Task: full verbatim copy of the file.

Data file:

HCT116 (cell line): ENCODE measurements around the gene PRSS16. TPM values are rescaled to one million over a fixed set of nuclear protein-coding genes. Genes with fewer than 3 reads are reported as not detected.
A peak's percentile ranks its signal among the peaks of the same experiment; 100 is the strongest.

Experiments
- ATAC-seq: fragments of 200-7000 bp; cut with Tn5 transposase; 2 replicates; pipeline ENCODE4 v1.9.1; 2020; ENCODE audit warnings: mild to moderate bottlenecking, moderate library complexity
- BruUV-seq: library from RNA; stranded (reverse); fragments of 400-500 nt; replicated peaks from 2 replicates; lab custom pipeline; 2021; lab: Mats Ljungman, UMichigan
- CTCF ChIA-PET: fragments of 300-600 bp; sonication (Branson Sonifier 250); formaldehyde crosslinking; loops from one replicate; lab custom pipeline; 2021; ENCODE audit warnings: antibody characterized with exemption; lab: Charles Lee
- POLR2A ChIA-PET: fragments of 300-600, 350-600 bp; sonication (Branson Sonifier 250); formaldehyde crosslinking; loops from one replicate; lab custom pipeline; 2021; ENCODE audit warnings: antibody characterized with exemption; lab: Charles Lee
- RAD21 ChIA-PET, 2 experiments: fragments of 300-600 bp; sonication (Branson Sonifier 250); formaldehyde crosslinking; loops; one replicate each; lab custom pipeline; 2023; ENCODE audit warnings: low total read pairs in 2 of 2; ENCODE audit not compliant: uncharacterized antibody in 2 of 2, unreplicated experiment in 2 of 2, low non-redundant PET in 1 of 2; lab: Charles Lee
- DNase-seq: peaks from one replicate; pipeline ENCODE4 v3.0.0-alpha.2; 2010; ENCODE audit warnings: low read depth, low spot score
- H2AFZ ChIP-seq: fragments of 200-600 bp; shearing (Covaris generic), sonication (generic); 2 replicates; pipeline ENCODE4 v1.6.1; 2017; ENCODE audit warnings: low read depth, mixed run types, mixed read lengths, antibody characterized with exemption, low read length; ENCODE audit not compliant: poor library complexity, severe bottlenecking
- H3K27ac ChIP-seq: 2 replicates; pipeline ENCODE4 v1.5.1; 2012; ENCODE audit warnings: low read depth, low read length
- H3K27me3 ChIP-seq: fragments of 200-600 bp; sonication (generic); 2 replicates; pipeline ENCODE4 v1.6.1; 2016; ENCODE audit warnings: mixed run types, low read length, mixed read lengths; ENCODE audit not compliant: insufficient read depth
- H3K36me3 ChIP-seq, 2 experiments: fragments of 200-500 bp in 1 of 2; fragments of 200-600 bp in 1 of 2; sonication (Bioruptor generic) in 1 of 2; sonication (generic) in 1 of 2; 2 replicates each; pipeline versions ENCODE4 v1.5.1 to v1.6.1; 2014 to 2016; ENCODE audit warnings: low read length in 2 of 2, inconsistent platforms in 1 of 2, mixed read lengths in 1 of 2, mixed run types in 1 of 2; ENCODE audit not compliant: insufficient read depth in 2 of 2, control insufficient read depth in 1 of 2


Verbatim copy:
HCT116 (cell line): ENCODE measurements around the gene PRSS16. TPM values are rescaled to one million over a fixed set of nuclear protein-coding genes. Genes with fewer than 3 reads are reported as not detected.
A peak's percentile ranks its signal among the peaks of the same experiment; 100 is the strongest.

Experiments
- ATAC-seq: fragments of 200-7000 bp; cut with Tn5 transposase; 2 replicates; pipeline ENCODE4 v1.9.1; 2020; ENCODE audit warnings: mild to moderate bottlenecking, moderate library complexity
- BruUV-seq: library from RNA; stranded (reverse); fragments of 400-500 nt; replicated peaks from 2 replicates; lab custom pipeline; 2021; lab: Mats Ljungman, UMichigan
- CTCF ChIA-PET: fragments of 300-600 bp; sonication (Branson Sonifier 250); formaldehyde crosslinking; loops from one replicate; lab custom pipeline; 2021; ENCODE audit warnings: antibody characterized with exemption; lab: Charles Lee
- POLR2A ChIA-PET: fragments of 300-600, 350-600 bp; sonication (Branson Sonifier 250); formaldehyde crosslinking; loops from one replicate; lab custom pipeline; 2021; ENCODE audit warnings: antibody characterized with exemption; lab: Charles Lee
- RAD21 ChIA-PET, 2 experiments: fragments of 300-600 bp; sonication (Branson Sonifier 250); formaldehyde crosslinking; loops; one replicate each; lab custom pipeline; 2023; ENCODE audit warnings: low total read pairs in 2 of 2; ENCODE audit not compliant: uncharacterized antibody in 2 of 2, unreplicated experiment in 2 of 2, low non-redundant PET in 1 of 2; lab: Charles Lee
- DNase-seq: peaks from one replicate; pipeline ENCODE4 v3.0.0-alpha.2; 2010; ENCODE audit warnings: low read depth, low spot score
- H2AFZ ChIP-seq: fragments of 200-600 bp; shearing (Covaris generic), sonication (generic); 2 replicates; pipeline ENCODE4 v1.6.1; 2017; ENCODE audit warnings: low read depth, mixed run types, mixed read lengths, antibody characterized with exemption, low read length; ENCODE audit not compliant: poor library complexity, severe bottlenecking
- H3K27ac ChIP-seq: 2 replicates; pipeline ENCODE4 v1.5.1; 2012; ENCODE audit warnings: low read depth, low read length
- H3K27me3 ChIP-seq: fragments of 200-600 bp; sonication (generic); 2 replicates; pipeline ENCODE4 v1.6.1; 2016; ENCODE audit warnings: mixed run types, low read length, mixed read lengths; ENCODE audit not compliant: insufficient read depth
- H3K36me3 ChIP-seq, 2 experiments: fragments of 200-500 bp in 1 of 2; fragments of 200-600 bp in 1 of 2; sonication (Bioruptor generic) in 1 of 2; sonication (generic) in 1 of 2; 2 replicates each; pipeline versions ENCODE4 v1.5.1 to v1.6.1; 2014 to 2016; ENCODE audit warnings: low read length in 2 of 2, inconsistent platforms in 1 of 2, mixed read lengths in 1 of 2, mixed run types in 1 of 2; ENCODE audit not compliant: insufficient read depth in 2 of 2, control insufficient read depth in 1 of 2